(c) A court of this Commonwealth that has made a child-custody determination and does not have exclusive, continuing jurisdiction under this section may modify that determination only if it has jurisdiction to make an initial determination under section 201.

             

              SECTION 203. JURISDICTION TO MODIFY CHILD CUSTODY DETERMINATION. Except as otherwise provided in section 204, a court of this Commonwealth may not modify a child-custody determination made by a court of another State unless a court of this Commonwealth has jurisdiction to make an initial determination under section 201(a)(1) or (2) and:

              (1) the court of the other State determines it no longer has exclusive, continuing jurisdiction under section 202 or that a court of this Commonwealth would be a more convenient forum under section 207;

              (2) a court of this Commonwealth or a court of the other State determines that neither the child, nor a parent, nor any person acting as a parent presently resides in the other State; or

              (3) the parents or all persons acting as parents have mutually agreed in writing that this Commonwealth shall have the authority to modify a determination and such agreement has been approved by the court.

             

              SECTION 204. TEMPORARY EMERGENCY JURISDICTION.

              (a) A court of this Commonwealth has temporary emergency jurisdiction if the child is present in this Commonwealth and the child has been abandoned or it is necessary in an emergency to protect the child because the child, or a sibling or parent of the child, is subjected to or threatened with mistreatment or abuse.

              (b) If there is no previous child-custody determination that is entitled to be enforced under this Act, and if no child-custody proceeding has been commenced in a court of a State having jurisdiction under sections 201 through 203, a child-custody determination made under this section remains in effect until an order is obtained from a court of a State having jurisdiction under sections 201 through 203. If a child-custody proceeding has not been or is not commenced in a court of a State having jurisdiction under sections 201 through 203, a child-custody determination made under this section becomes a final determination, if:

                            (1) it so provides; and

              (2) this Commonwealth becomes the home State of the child.

              (c) If there is a previous child-custody determination that is entitled to be enforced under this Act, or a child-custody proceeding has been commenced in a court of a State having jurisdiction under sections 201 through 203, any order issued by a court of this Commonwealth under this section must specify in the order a period of time which the court considers adequate to allow the person seeking an order to obtain an order from the State having jurisdiction under sections 201 through 203. The order issued in this Commonwealth remains in effect until an order is obtained from the other State within the period specified or the period expires.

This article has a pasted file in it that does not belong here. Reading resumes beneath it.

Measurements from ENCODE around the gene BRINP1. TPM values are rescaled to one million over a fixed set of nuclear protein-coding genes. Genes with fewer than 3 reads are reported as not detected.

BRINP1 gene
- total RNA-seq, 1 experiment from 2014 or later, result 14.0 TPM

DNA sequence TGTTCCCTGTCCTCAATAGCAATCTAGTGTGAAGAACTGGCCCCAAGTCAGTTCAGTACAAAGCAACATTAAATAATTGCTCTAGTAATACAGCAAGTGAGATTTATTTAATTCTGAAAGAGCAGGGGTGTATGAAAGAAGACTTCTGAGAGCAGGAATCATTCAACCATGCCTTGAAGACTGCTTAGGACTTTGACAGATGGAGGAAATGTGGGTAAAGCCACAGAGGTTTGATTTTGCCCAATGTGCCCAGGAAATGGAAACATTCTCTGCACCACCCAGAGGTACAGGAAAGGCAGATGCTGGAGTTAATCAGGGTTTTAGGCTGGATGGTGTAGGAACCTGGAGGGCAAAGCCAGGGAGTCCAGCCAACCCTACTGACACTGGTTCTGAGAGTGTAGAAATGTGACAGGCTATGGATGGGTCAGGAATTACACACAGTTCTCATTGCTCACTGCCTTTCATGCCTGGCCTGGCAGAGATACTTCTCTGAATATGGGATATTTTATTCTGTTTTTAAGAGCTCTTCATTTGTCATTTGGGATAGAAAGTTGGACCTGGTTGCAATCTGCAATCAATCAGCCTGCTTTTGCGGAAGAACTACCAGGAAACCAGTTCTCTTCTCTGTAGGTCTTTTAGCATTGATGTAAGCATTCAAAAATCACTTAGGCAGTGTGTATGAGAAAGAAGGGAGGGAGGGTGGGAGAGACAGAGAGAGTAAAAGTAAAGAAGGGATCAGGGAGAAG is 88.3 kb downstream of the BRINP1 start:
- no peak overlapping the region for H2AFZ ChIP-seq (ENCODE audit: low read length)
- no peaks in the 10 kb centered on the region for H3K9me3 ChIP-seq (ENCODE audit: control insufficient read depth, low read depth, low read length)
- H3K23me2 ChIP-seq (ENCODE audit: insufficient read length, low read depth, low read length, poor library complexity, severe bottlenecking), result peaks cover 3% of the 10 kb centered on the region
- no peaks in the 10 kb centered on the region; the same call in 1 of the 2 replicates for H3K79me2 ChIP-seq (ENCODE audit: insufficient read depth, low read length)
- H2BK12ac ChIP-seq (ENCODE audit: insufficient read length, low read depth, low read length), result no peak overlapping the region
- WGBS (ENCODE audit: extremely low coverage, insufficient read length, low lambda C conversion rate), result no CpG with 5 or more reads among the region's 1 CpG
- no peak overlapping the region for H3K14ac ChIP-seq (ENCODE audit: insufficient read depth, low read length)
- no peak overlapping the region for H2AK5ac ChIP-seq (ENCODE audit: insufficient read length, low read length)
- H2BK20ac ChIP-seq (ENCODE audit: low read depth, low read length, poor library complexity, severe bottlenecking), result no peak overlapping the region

(d) A court of this Commonwealth that has been asked to make a child-custody determination under this section, upon being informed that a child-custody proceeding has been commenced, or a child-custody determination has been made, by a court of a State having jurisdiction under sections 201 through 203, shall immediately communicate with the other court. A court of this Commonwealth that is exercising jurisdiction pursuant to sections 201 through 203, upon being informed that a child-custody proceeding has been commenced, or a child-custody determination has been made by a court of another State under a statute similar to this section shall immediately communicate with the court of that State. The purpose of the communication is to resolve the emergency, protect the safety of the parties and the child, and determine a period for the duration of the temporary order.

             

              SECTION 205. NOTICE; OPPORTUNITY TO BE HEARD; JOINDER.

              (a) Before a child-custody determination is made under this Act, notice and an opportunity to be heard in accordance with the standards of section 108 must be given to all persons entitled to notice under the law of this Commonwealth as in child-custody proceedings between residents of this Commonwealth, any parent whose parental rights have not been previously terminated, and any person having physical custody of the child.

              (b) This Act does not govern the enforceability of a child-custody determination made without notice and an opportunity to be heard.

              (c) The obligation to join a party and the right to intervene as a party in a child-custody proceeding under this Act are governed by the law of this Commonwealth as in child-custody proceedings between residents of this Commonwealth.

             

              SECTION 206. SIMULTANEOUS PROCEEDINGS.

              (a) Except as otherwise provided in section 204, a court of this Commonwealth may not exercise its jurisdiction under this article if, at the time of the commencement of the proceeding, a proceeding concerning the custody of the child had been previously commenced in a court of another State having jurisdiction substantially in conformity with this Act, unless the proceeding has been terminated or is stayed by the court of the other State because a court of this Commonwealth is a more convenient forum under section 207.